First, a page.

2. James Rivera says:

    Nice post, Chris! If there was a “like” button here, I’d click it.

  3. Brian Goldfarb says:

    Re your British quiz, as a brit, the answer to question 9 is wrong, mate (a quaint British word, technically denoting friendship, but when you don’t know the person, it’s mock aggressive). It very much depends on age. Young people in school are now taught metric distances and weights and other measures, and we use short metric distances in sports: for sure in track and field, and also in rugby union (the 15-a-side version, and the US does have a team that competes internationally, and actually got to the last Rugby World Cup in New Zealand in November 2011). However, oldsters like me (67) still think in miles, yards and feet, not miles and metres – especially when I’m not watching my beloved rugby.

    So a remarking is in order!

  4. dmonsters says:

    I don’t understand what you’re arguing for, and to what end? Do you feel that every image shared online should be accompanied by the original creator’s tag or that profits made from sharing the image be passed down the line – however far from the source – to the creator? What would that serve, and who would enforce it internationally? Sometimes the easiest method is the best method, and sharing without the need for these rigid structures of recognition or remuneration is precisely why the internet has flourished. I hope you realise that these same traits afforded you with the ability to publish without the red tape associated with true journalism.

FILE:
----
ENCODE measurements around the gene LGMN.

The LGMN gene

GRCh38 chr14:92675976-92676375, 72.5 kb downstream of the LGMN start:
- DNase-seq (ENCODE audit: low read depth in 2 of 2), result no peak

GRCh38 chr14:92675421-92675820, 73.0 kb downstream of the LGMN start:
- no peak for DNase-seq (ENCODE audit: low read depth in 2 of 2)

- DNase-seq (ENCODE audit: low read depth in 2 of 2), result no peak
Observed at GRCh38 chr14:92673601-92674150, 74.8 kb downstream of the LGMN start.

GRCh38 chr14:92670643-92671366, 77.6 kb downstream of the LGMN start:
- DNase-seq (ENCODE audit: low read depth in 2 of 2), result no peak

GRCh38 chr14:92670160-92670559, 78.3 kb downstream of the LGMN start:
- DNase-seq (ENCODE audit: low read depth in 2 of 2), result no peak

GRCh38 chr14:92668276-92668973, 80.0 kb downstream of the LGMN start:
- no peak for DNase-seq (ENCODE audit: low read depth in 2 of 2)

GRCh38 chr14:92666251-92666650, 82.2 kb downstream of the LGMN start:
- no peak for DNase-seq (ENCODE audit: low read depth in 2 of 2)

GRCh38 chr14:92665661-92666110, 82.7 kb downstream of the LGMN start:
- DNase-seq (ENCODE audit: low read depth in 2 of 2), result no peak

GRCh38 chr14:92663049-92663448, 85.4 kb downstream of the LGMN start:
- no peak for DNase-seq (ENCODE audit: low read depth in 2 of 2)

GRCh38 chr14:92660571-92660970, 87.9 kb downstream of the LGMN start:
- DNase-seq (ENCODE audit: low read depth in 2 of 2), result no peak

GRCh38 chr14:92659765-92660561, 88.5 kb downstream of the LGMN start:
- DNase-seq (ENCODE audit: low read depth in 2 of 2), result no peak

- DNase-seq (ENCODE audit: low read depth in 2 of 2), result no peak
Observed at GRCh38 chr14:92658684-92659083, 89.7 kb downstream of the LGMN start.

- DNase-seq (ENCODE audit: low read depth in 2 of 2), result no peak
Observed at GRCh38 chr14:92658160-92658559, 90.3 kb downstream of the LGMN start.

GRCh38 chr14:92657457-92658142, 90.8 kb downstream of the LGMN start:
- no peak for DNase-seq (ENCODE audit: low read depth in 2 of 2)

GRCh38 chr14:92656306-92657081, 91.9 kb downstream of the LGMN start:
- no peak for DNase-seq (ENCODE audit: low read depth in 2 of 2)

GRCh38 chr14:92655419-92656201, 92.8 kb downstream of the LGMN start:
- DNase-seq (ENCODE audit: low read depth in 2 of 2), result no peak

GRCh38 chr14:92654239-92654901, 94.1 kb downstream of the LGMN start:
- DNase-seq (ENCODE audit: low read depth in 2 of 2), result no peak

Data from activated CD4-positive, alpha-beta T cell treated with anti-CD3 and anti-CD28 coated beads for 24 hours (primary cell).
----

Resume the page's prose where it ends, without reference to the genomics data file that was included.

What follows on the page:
Then again, if you’re simply arguing for posterity through recognition for your photographer friend, then you don’t understand this new media paradigm at all, or what SOPA truly means.